Twitter co-founder and Chairman Jack Dorsey tweeted an important question to the Iranian President on Tuesday, posing a query that many had been wanting to ask Hassan Rouhani ever since his Rosh Hashanah wishes did the rounds in September.
Here’s what Dorsey posted:
@HassanRouhani Good evening, President. Are citizens of Iran able to read your tweets?— Jack Dorsey (@jack) October 1, 2013
And here’s what people had been saying to Rouhani long before the chairman of Twitter joined in:
@HassanRouhani dear President Rouhani glad to see u on twitter but your message is lost to people in Iran because they cant access it.fix it— Bita Lee (@bitalee) September 26, 2013
@HassanRouhani are you going to lift the ban on Twitter and Facebook in Iran? How are you able to access it, Mr. President?— Karim El Tantawi (@KarimTantawi) September 24, 2013
Tweet from Rouhani to American people awkward on so many levels...PS. Why don't your people have access to twitter? #politicalpickupline?— Emily T (@intellwittylady) September 25, 2013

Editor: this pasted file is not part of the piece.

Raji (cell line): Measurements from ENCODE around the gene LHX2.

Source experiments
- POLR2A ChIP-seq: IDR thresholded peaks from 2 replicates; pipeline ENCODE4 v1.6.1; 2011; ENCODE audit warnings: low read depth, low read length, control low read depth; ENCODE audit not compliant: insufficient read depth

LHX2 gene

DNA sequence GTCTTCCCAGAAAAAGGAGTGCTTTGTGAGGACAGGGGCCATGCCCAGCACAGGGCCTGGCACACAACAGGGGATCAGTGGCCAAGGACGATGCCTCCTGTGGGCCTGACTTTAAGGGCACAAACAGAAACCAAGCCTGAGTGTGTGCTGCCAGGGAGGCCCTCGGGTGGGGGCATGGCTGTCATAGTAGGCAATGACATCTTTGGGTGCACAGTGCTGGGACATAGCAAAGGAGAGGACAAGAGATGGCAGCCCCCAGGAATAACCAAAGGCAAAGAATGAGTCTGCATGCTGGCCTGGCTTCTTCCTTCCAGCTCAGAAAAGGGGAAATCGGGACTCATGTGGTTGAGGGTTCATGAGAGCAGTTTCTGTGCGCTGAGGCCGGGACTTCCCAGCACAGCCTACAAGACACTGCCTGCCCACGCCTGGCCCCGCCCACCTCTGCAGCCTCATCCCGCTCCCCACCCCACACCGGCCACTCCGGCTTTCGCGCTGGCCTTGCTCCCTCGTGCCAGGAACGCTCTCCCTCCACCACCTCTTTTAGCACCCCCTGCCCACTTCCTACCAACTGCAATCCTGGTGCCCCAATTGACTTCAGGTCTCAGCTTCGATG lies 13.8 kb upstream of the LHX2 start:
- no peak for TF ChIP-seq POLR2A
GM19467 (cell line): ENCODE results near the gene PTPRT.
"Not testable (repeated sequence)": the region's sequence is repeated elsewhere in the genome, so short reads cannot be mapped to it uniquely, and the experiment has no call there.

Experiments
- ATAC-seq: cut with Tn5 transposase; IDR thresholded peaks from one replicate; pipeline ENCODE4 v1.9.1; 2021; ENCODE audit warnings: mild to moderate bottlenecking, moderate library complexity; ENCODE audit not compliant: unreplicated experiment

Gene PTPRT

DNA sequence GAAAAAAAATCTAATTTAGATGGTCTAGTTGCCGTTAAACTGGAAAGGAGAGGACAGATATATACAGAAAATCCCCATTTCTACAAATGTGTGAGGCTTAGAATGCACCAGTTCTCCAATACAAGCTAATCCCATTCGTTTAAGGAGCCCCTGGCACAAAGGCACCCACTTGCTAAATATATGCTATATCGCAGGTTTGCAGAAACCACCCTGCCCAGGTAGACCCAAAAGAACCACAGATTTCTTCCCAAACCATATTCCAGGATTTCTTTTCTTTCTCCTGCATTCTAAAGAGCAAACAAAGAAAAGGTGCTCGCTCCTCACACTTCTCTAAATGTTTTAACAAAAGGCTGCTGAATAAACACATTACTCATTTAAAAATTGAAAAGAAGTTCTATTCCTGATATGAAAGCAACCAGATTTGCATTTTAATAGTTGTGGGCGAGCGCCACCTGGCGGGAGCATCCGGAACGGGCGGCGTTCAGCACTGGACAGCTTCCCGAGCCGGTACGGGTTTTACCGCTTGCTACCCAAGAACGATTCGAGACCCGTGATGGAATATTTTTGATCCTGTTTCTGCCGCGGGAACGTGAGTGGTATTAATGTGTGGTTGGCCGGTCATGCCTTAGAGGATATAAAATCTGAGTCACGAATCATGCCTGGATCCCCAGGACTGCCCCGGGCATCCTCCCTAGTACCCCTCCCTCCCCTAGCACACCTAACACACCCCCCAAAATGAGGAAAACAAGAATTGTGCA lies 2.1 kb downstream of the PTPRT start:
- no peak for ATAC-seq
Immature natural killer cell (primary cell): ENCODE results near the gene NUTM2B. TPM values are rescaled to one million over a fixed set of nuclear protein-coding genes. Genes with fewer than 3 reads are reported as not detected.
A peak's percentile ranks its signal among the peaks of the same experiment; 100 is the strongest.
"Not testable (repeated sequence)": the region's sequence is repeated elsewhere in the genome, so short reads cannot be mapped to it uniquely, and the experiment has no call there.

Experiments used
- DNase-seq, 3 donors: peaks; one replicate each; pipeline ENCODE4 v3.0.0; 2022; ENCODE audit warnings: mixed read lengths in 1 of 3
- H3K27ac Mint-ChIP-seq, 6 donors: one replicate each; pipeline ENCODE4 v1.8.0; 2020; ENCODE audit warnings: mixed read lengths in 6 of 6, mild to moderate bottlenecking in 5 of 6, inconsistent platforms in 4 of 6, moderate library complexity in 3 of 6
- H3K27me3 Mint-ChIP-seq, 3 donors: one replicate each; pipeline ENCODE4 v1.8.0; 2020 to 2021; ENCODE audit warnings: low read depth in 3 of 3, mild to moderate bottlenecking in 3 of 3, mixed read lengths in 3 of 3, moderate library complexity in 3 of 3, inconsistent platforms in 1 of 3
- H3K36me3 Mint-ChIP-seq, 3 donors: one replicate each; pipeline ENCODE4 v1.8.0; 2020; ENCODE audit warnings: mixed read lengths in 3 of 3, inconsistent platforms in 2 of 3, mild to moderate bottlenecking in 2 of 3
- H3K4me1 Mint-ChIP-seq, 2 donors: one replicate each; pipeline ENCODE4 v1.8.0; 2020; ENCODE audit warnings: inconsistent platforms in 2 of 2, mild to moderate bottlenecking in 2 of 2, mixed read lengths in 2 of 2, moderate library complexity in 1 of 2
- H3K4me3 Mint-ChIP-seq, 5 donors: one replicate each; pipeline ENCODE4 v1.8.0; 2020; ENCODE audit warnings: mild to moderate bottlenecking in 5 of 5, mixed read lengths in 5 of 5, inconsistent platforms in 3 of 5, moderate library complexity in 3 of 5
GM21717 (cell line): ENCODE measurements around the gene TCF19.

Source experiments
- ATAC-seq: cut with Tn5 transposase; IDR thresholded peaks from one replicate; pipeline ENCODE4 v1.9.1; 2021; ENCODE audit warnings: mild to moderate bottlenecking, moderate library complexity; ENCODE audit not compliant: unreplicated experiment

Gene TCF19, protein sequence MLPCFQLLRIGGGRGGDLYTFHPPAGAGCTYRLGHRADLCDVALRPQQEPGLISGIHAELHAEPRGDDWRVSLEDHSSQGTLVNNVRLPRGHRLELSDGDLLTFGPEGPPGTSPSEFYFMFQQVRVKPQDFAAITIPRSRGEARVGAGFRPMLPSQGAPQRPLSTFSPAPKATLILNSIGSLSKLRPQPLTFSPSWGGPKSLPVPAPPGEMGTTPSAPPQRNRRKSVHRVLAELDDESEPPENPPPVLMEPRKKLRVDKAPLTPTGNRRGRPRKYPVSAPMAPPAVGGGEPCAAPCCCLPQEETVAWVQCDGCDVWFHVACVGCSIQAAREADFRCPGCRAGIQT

Since it was the creator of Twitter himself asking the controversial question this time round, the Iranian leader just had to reply.
Referring to his much-hyped interview with CNN’s Christine Amanpour, Rouhani posted the following tweet.
Dorsey retweeted and thanked Rouhani for his consideration:
@HassanRouhani thank you. Please let us know how we can help to make it a reality.— Jack Dorsey (@jack) October 1, 2013
Internet censorship in Iran increased under the former government of Mahmoud Ahmedinejad. Social media websites such as Facebook and Twitter were blocked amid widespread protests against Ahmadinejad in 2009.
Iranians hoped for a less strict online environment under Hassan Rouhani, who is believed to be a progressive and a much more tolerant leader than his predecessors. In June, Rouhani even said that he didn’t support web censorship saying “in the age of digital revolution, one cannot live or govern in quarantine”.
On September 16, the people of Iran discovered that they were able to directly access Facebook and Twitter. Rouhani was widely praised for being a man of his word.
However, a few hours later, the ban was restored by Iranian authorities who clarified that a ‘technical glitch’ and not the government had provided direct access to the social media websites.
Let’s hope Rouhani takes Jack Dorsey’s message seriously and lets Iranians post their tweets like he can.